Now, you maybe don’t want to be detailing that story to your three-year-old, but before your children are teenagers, they need to know the gist of stories like this, not all stories with a happy ending, but saying, “If you do not obey God’s Word, here’s some of the kinds of things that will happen.”

That story in Proverbs 7 is a story that a dad told to his son trying to help him be prepared to face life.

Then as you train your children, warn them, as this father did in Proverbs chapter 7, about the consequences of making foolish choices.

“If you do not obey God, here’s what will happen.”

We said that there were three generations represented in Proverbs—David taught his son, Solomon. Solomon was wise for a while, but then he made some foolish choices. We don’t know why. We know that David instructed his son Solomon. Solomon says that in proverbs: “My dad taught me the way of wisdom.”

We do know that Solomon was born to David and Bathsheba, so he was born into a home where his dad had made some very foolish choices before he was even born. Solomon undoubtedly knew about that. Did Solomon follow his dad’s example rather than his dad’s teaching? We don’t know. We know that David was a man after God’s own heart, but we know that Solomon did not stay with a whole heart, a true heart toward God.

Then Solomon’s son Rehoboam, the one to whom much of the book of Proverbs was spoken, Rehoboam was a very foolish son. He didn’t listen to his father’s counsel. In fact, when he became the king, remember he asked counsel from his father’s friends, the wise older men, and then he rejected their counsel. He didn’t do what they said. Instead, he followed the counsel of his peers—exactly what his dad said not to do—and Rehoboam became an evil, wicked king.

Tell your children that story. Study it in the Scripture. Now, do it in an age-appropriate way, but let them see the consequences if they don’t follow God’s way. Teach them to consider the consequences of their choices, to think beyond temporary pleasure, temporary gains. Say to them: “If you do this, here’s what will happen.” And use the Scripture.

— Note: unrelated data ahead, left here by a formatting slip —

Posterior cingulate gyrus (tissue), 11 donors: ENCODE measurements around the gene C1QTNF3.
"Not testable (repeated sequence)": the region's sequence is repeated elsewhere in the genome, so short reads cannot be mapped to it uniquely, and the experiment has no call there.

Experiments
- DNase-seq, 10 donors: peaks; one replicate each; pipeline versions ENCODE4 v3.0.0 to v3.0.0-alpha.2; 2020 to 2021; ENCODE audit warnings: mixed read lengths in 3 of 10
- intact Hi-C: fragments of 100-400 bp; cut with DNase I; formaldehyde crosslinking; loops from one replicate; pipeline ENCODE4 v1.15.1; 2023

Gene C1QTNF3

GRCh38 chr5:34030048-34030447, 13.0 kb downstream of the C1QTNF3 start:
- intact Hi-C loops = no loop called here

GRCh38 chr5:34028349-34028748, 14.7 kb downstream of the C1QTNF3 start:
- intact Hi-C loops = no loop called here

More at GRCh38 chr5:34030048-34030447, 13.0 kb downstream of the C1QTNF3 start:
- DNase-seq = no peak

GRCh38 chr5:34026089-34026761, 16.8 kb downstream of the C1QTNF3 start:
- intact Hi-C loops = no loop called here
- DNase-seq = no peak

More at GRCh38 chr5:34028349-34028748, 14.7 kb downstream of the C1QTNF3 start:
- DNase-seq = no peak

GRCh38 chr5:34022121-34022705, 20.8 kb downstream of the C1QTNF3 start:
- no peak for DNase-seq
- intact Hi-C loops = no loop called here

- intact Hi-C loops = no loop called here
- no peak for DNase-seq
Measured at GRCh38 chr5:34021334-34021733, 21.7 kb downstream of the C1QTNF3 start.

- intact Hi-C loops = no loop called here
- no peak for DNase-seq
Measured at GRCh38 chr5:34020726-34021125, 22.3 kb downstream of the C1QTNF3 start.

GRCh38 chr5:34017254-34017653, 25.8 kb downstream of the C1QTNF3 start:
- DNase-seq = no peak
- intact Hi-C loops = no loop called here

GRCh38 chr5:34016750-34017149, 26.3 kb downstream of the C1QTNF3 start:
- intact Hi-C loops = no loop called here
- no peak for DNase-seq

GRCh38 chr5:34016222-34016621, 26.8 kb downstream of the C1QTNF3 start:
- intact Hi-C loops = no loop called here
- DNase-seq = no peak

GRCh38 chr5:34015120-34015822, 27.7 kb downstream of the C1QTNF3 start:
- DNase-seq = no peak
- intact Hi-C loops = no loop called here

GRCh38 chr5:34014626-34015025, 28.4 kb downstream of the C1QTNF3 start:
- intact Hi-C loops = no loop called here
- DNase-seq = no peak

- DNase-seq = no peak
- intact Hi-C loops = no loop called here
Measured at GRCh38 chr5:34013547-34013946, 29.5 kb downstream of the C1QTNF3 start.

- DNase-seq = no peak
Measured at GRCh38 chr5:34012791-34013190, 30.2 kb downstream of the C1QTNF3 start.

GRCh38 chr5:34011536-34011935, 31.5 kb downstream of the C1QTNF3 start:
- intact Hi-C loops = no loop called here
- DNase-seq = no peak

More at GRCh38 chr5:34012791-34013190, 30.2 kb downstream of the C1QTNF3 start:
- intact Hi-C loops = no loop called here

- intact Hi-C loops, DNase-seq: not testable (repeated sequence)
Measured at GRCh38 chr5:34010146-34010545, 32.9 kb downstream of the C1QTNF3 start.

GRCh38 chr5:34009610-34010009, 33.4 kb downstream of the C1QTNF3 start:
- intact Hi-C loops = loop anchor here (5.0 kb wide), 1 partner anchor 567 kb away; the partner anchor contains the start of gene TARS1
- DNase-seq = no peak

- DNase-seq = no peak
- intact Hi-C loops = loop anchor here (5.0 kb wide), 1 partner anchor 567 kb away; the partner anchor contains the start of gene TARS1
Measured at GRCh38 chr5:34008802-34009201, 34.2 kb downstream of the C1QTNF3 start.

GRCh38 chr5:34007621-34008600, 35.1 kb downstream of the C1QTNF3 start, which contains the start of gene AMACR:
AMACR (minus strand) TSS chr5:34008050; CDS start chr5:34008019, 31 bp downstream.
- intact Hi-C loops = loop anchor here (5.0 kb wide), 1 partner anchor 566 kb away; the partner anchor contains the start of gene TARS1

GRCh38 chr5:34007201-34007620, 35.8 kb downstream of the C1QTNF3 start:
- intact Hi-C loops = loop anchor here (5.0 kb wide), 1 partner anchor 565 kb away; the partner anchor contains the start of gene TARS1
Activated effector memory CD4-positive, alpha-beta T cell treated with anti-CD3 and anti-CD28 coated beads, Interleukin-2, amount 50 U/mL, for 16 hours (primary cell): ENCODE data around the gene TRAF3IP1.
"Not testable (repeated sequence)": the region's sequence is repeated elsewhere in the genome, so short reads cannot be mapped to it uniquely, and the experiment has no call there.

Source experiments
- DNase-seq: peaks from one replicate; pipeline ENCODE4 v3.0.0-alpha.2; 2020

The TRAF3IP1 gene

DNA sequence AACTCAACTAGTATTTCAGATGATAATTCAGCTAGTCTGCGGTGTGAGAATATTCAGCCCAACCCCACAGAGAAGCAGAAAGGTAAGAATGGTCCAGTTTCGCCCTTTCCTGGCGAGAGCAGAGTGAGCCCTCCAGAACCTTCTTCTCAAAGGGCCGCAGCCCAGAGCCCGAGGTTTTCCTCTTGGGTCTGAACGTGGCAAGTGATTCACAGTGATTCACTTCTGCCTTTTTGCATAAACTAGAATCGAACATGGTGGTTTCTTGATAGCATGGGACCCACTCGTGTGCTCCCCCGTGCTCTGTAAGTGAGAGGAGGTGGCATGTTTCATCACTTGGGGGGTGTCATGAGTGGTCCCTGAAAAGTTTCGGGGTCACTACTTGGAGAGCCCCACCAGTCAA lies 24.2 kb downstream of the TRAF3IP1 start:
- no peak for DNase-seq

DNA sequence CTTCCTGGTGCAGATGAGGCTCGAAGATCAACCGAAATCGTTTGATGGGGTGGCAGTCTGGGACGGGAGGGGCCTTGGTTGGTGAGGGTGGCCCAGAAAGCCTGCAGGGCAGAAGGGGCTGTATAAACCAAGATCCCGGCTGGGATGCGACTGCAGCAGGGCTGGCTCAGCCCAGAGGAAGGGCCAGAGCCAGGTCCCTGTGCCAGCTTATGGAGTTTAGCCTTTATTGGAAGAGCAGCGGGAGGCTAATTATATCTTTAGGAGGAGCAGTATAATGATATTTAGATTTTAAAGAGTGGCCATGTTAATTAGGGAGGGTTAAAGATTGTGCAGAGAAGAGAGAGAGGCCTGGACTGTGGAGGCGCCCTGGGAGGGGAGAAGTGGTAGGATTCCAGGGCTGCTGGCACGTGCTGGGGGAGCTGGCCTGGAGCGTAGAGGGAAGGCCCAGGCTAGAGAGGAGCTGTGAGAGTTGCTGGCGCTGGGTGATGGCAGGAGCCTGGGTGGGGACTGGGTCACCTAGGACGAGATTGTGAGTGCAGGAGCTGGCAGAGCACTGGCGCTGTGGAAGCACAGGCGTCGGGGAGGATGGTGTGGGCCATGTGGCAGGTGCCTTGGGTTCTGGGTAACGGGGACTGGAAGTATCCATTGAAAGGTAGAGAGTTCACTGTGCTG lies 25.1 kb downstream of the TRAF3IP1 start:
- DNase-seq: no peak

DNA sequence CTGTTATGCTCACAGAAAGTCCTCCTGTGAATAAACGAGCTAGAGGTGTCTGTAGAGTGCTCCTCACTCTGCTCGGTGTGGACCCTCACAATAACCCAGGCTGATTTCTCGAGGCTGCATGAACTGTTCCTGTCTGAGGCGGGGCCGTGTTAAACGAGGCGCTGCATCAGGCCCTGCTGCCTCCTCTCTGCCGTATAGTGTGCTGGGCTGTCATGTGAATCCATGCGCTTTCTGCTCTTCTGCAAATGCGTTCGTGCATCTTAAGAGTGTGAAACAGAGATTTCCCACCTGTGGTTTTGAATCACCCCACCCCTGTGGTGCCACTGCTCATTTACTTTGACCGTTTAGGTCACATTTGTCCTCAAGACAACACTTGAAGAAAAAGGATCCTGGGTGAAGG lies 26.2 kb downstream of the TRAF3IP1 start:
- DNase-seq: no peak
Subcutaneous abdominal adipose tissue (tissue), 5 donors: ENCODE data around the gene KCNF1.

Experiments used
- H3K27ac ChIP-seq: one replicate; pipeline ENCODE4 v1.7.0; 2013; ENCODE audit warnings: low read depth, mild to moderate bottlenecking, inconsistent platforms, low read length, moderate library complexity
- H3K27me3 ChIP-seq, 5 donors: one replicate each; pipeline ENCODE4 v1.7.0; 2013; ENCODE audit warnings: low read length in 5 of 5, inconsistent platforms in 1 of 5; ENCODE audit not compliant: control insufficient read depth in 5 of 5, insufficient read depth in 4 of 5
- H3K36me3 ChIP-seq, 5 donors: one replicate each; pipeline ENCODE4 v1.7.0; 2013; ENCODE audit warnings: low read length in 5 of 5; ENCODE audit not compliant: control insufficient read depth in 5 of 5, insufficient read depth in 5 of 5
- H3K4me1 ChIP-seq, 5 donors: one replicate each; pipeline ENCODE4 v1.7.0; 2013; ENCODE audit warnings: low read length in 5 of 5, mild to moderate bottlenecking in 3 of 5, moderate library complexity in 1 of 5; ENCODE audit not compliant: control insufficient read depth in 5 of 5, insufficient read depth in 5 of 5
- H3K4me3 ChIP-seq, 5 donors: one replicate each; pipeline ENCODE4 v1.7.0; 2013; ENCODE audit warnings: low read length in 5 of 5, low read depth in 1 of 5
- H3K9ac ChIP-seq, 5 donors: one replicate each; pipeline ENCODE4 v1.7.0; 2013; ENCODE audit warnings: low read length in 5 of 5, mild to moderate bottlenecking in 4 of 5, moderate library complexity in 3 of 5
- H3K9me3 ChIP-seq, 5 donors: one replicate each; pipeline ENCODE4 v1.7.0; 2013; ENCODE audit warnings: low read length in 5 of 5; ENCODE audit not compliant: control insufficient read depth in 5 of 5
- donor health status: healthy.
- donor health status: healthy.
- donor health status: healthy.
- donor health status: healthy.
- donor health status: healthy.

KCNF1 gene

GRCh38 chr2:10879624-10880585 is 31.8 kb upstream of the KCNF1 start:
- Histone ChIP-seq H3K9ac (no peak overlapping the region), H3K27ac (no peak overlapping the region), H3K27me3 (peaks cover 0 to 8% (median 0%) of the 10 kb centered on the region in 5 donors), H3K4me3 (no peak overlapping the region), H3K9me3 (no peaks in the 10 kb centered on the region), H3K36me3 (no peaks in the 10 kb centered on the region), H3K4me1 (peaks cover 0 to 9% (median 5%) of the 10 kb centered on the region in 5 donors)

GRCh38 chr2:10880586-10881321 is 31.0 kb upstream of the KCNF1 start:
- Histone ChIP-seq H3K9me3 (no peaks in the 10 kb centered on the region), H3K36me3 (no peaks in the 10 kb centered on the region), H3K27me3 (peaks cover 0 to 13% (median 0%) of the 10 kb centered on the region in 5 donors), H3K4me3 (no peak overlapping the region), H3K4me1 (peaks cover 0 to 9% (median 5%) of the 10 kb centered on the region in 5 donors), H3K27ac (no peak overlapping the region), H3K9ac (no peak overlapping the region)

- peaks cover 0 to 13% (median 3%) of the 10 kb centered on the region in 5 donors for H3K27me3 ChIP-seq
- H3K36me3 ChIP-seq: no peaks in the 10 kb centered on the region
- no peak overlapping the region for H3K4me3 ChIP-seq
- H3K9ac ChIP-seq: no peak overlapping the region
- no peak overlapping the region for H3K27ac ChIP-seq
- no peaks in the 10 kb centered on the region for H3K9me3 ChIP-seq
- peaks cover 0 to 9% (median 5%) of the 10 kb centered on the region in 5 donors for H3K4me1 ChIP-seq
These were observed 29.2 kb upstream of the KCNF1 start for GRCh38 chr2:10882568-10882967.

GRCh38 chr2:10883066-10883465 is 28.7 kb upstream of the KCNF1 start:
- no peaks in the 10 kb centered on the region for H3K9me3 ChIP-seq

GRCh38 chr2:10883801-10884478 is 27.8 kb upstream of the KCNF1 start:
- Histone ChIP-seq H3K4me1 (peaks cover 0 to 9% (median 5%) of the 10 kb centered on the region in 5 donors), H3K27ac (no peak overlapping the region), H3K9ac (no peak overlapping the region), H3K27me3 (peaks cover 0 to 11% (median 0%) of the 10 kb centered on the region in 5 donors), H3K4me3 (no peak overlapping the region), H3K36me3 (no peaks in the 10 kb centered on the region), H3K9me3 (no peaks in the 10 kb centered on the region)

Proverbs 29, verse 1: “He who is often reproved yet stiffens his neck will suddenly be broken beyond healing.”

Flesh this out: “What does that mean? What might that look like?” You can find illustrations. There may be people you know, people your children know, who have just washed out spiritually because they would not listen to counsel.

There comes a time when God is through telling you, and when it will too late for you to listen. You will make one foolish choice too many, and you may end up losing your life.

Now again, you’re not trying to scare your children inappropriately, but you want them to be sober about the consequences of sin. There’s all kinds of teaching in Proverbs about what happens if you sin morally, if you sin sexually.

If you take fire in your chest, your clothes will be burned. [It talks about what that means.] Can one walk on hot coals and his feet not be scorched? So is he who goes into his neighbor’s wife; none who touch her will go unpunished. . . . He who commits adultery lacks sense; he who does it destroys himself (6:27-33).

Don’t just warn them about the consequences of the foolish choices, hold out to them the blessings of obedience. Your children need to know that following Christ is the blessed way to life, that this is not just a bunch of rules, that you’re not trying to keep them in prison. God wants them to be free. God wants them to be blessed. Hold out to them the blessings of obedience.